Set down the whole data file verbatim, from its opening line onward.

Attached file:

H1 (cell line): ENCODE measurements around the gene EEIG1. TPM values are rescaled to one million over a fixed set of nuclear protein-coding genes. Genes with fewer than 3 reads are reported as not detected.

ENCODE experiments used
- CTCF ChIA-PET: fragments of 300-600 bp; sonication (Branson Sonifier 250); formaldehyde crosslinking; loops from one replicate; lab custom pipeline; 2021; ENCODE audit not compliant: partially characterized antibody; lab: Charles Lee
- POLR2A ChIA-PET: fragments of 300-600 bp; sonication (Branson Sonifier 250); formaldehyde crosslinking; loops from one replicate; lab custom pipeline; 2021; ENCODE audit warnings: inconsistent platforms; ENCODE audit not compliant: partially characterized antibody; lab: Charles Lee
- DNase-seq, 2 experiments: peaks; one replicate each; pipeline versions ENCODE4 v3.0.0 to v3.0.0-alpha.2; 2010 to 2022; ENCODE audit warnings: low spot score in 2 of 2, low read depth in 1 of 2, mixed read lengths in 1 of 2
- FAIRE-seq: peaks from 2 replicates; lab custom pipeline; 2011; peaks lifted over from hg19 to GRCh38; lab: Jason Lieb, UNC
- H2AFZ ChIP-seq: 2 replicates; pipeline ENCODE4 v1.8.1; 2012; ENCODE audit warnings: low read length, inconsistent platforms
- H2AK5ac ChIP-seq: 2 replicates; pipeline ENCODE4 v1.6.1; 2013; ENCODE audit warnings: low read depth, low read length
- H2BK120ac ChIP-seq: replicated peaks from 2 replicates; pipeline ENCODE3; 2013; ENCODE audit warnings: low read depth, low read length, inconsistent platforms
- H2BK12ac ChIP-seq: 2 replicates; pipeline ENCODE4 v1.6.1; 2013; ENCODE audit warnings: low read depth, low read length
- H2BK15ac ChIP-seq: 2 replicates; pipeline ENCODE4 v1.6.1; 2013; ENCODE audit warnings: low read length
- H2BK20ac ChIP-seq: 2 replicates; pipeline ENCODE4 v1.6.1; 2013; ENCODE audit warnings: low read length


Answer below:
H1 (cell line): ENCODE measurements around the gene EEIG1. TPM values are rescaled to one million over a fixed set of nuclear protein-coding genes. Genes with fewer than 3 reads are reported as not detected.

ENCODE experiments used
- CTCF ChIA-PET: fragments of 300-600 bp; sonication (Branson Sonifier 250); formaldehyde crosslinking; loops from one replicate; lab custom pipeline; 2021; ENCODE audit not compliant: partially characterized antibody; lab: Charles Lee
- POLR2A ChIA-PET: fragments of 300-600 bp; sonication (Branson Sonifier 250); formaldehyde crosslinking; loops from one replicate; lab custom pipeline; 2021; ENCODE audit warnings: inconsistent platforms; ENCODE audit not compliant: partially characterized antibody; lab: Charles Lee
- DNase-seq, 2 experiments: peaks; one replicate each; pipeline versions ENCODE4 v3.0.0 to v3.0.0-alpha.2; 2010 to 2022; ENCODE audit warnings: low spot score in 2 of 2, low read depth in 1 of 2, mixed read lengths in 1 of 2
- FAIRE-seq: peaks from 2 replicates; lab custom pipeline; 2011; peaks lifted over from hg19 to GRCh38; lab: Jason Lieb, UNC
- H2AFZ ChIP-seq: 2 replicates; pipeline ENCODE4 v1.8.1; 2012; ENCODE audit warnings: low read length, inconsistent platforms
- H2AK5ac ChIP-seq: 2 replicates; pipeline ENCODE4 v1.6.1; 2013; ENCODE audit warnings: low read depth, low read length
- H2BK120ac ChIP-seq: replicated peaks from 2 replicates; pipeline ENCODE3; 2013; ENCODE audit warnings: low read depth, low read length, inconsistent platforms
- H2BK12ac ChIP-seq: 2 replicates; pipeline ENCODE4 v1.6.1; 2013; ENCODE audit warnings: low read depth, low read length
- H2BK15ac ChIP-seq: 2 replicates; pipeline ENCODE4 v1.6.1; 2013; ENCODE audit warnings: low read length
- H2BK20ac ChIP-seq: 2 replicates; pipeline ENCODE4 v1.6.1; 2013; ENCODE audit warnings: low read length